Me and my mate Alan go busking every Saturday. He usually calls for me and we get the bus at Agincourt Avenue, where he dings me on with his travel card. We do alright from the busking; on a good day we can make around sixty quid of a morning, as long as we arrive in town early enough to get the all-important pitch on the corner of College Street and Fountain Street, just opposite the back entrance of Boots. It’s a great pitch because it has shelter from the wet Irish weather, and it gets traffic from several directions. Also, it’s at the west end of town. This means that it picks up the shoppers coming in from Andytown and the Falls in Black Taxis, who might be receptive to a rake of Irish tunes on concertina and guitar. Most Saturdays we have a great time of it. There have been awkward times, like when a ragged squad of kids from the Beersbridge Road tried to nick our hard-earned coin, while aggressively demanding we played ‘The Queen’, until I chased them. There are always the jokers too, who laughingly jig past us, their legs kicked high, arms down straight by their sides. I don’t mind: we make them dance, and I love that. We’re good.
Getting up at all on this cold morning is a struggle. We need to be up at the heinous hour of 9 if we are to secure our pitch. It doesn’t happen. We’d been gigging the night before and had ended up blocked at a party. It is more like 11 when we finally weave our way nauseously down Fountain Street. We’re too late. There’s some tone-deaf bollix there before us, belting out the usual ballads, his polyvinyl guitar case cradling a small hoard of copper coins. We have messed up and we know it. Today is going to be tough. The temptation to go home and fall over for a couple of hours is hard to resist. Still, we decide, we’re in the town now, so we’d best make the most of it. We wander around for a while looking for another pitch, conscious that time is money. Mercifully the Rosemary Street pitch is free. It’s a good pedestrian zone, with plenty of shoppers, and no other buskers within earshot. The only distraction is the young lad selling cigarette lighters, Two for a poun’. He sells quite a few while we’re there.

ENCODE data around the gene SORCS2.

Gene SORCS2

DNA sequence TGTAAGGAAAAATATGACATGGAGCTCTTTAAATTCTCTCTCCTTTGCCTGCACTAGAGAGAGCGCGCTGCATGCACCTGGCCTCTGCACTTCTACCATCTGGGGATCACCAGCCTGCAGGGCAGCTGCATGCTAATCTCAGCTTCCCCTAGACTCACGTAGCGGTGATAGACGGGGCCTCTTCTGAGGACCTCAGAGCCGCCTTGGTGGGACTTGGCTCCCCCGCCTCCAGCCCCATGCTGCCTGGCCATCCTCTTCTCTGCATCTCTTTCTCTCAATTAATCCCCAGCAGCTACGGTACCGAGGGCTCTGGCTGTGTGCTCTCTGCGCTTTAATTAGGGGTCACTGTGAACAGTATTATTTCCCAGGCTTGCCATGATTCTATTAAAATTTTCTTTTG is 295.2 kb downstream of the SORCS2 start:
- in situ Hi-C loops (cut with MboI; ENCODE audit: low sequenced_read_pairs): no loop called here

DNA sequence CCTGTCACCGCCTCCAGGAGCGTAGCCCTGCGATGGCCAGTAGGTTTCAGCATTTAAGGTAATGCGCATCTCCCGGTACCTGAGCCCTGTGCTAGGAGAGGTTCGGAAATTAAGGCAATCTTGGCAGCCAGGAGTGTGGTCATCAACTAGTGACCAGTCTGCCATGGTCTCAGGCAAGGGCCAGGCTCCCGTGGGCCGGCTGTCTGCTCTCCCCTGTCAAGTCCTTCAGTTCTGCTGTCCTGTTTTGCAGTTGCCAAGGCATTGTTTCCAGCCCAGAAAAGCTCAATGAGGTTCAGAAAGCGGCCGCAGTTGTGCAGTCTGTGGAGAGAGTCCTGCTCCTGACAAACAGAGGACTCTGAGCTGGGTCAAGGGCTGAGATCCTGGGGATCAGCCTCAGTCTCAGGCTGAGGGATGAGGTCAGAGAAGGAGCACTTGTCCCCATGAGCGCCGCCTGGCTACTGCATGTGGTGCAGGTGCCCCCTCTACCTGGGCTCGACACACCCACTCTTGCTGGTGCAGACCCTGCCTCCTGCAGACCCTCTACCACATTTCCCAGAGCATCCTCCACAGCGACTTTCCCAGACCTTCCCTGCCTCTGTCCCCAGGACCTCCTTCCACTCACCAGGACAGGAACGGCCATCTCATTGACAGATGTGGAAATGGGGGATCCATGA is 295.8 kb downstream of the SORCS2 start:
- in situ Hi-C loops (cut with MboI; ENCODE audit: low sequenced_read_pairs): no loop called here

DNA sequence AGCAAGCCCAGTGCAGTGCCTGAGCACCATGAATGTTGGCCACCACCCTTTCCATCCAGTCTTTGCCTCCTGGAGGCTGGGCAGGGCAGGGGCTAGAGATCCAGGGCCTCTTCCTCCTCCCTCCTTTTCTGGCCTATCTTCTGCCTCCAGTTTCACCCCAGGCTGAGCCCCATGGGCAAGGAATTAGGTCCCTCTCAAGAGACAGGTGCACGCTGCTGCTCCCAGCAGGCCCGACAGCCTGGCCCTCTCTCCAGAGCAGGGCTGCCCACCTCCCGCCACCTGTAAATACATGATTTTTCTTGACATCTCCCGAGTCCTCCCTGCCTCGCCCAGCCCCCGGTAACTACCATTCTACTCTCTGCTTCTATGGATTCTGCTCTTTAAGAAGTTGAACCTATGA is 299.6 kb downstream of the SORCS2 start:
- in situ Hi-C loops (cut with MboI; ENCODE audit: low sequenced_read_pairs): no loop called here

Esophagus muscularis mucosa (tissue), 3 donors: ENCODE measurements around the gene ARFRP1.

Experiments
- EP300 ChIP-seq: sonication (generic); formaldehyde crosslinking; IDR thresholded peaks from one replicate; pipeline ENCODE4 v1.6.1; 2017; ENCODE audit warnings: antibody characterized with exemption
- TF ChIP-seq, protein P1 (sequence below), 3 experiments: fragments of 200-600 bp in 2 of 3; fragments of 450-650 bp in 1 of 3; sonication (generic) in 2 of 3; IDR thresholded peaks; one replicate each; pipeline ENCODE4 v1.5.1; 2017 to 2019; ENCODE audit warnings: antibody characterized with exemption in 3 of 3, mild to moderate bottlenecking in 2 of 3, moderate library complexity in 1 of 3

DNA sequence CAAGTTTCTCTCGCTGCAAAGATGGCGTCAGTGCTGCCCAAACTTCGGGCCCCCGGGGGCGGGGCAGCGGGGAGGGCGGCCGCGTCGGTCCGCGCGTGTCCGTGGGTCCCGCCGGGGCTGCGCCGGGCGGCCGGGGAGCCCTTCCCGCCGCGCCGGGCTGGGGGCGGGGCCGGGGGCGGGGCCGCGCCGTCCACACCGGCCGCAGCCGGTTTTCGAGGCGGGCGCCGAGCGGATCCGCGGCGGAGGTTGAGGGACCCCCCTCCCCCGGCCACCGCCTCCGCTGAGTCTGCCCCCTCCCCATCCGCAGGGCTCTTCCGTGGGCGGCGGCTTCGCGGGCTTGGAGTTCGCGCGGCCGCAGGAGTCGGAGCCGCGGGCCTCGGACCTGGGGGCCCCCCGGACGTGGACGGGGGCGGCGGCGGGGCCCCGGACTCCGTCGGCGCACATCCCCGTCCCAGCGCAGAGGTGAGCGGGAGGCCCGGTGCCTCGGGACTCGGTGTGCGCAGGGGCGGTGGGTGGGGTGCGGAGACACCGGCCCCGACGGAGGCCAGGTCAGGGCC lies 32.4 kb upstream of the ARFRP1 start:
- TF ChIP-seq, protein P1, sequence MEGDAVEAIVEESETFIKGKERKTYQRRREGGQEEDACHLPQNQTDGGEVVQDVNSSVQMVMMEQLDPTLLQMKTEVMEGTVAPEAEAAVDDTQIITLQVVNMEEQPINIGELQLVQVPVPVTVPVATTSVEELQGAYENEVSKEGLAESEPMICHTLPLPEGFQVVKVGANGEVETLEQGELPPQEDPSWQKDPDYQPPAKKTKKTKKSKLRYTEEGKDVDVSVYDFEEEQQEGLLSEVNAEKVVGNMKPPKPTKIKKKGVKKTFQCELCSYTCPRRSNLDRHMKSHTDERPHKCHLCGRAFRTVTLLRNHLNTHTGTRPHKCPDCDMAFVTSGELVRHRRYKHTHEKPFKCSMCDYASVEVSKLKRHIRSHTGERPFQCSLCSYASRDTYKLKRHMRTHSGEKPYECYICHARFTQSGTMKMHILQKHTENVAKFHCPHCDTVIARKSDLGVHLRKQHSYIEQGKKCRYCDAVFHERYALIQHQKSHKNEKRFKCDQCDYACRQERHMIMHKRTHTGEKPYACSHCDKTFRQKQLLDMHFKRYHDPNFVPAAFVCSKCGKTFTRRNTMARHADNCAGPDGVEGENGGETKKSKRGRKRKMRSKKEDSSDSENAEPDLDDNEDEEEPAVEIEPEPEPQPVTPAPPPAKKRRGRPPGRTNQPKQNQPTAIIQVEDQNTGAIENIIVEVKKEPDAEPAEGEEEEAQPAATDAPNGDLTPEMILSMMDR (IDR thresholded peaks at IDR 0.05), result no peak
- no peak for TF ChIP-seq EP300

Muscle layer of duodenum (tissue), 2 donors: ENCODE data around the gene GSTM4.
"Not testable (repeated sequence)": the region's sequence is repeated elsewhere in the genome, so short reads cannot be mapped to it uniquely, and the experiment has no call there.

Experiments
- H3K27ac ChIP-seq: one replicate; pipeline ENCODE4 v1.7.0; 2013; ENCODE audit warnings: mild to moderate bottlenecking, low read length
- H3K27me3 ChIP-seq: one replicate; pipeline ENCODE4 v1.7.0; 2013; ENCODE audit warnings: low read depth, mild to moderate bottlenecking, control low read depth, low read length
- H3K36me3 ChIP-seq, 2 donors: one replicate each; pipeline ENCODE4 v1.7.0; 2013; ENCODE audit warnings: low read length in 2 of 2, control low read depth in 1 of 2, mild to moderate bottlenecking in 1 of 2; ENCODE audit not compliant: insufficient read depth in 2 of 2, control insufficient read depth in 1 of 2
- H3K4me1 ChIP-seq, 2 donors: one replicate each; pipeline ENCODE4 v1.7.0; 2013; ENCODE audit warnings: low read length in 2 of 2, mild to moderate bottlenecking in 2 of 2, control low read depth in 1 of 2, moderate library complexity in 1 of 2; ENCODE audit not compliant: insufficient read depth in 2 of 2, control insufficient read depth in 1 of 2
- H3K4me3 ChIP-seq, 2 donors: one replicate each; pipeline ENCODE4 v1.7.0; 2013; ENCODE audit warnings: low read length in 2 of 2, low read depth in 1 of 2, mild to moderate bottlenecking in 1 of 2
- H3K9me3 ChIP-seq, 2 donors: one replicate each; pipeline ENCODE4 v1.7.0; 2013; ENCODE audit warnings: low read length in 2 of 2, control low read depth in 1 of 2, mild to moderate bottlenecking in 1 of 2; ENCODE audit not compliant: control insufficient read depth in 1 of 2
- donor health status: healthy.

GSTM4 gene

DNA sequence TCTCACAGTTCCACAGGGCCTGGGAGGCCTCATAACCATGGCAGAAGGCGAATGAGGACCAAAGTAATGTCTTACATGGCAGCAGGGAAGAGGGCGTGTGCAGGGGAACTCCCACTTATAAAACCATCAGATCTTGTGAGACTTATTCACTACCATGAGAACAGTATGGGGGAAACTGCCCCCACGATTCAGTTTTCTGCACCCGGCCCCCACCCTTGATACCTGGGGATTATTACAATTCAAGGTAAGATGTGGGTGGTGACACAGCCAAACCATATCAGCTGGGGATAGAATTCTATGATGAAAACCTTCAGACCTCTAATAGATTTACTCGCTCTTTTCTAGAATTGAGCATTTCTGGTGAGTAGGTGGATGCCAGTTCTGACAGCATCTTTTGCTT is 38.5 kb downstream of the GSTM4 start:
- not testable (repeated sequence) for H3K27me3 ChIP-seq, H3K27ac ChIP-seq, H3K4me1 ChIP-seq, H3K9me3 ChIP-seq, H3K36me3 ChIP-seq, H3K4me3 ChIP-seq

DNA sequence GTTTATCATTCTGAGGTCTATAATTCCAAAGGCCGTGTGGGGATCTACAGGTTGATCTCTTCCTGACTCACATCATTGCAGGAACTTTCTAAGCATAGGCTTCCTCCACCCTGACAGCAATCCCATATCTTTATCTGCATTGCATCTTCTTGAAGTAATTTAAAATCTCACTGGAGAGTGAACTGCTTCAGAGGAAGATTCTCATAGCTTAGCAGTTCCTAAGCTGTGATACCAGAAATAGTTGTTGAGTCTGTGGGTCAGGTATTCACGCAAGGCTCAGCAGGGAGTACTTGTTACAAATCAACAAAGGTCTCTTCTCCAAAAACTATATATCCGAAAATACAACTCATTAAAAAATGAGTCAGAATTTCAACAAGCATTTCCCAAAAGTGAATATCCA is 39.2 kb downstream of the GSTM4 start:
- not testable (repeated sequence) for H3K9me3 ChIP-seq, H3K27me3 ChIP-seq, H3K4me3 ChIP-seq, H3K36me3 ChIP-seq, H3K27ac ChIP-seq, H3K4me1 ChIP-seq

We set up, Alan sitting on a wee folding stool, me on my bulky wooden concertina case. It’s almost the right height, but I still have to awkwardly stretch my legs out a little to get into a decent playing position. We put Alan’s hard case out in front of us and throw some small change into it to take the bad look off, then start off with a few reels. Soon we’re getting a bit of interest; a young couple bouncing their toddler in time, a fellow musician who makes sure we notice his 50p piece, a suited gent who flamboyantly tosses his shrapnel into the case, winking. Gradually the case starts to look respectable, although we still regret missing the other place. We lift the pound coins.
It is well after lunch time when the wee old lady comes up to us. She is hunched over, towing one of those two-wheeled shopping trolley things behind her. Only old people have them; hers has a green and dark blue tartan pattern. As she bends down close to talk in my ear, I can smell cigarette smoke on her. I expect her to give us 5p and say There’s a wee shilling for ya, love. That happens quite a lot. But not this time: Yez are nothin’ but a pair o’ Fenian Bastards, she croaks hoarsely, then scuttles off as fast as her rickety legs allow. No shilling.
Alan didn’t hear. He laughs fit to burst when I tell him: Brilliant! Me a Prod from the Village, and you not even christened. You couldn’t make it up. Bitter oul’ bitch. We are still joking about it as we pack up. We are starving, and it’s time to take our bagged-up earnings round to Madden’s Bar, where Harry Pat will swap our change for notes while we have soup and a pint for the cure. Not a bad day after all, and there’s enough money for a promising Saturday night.
Audio, read by Conor Caldwell: Sweet Rosemary – Conor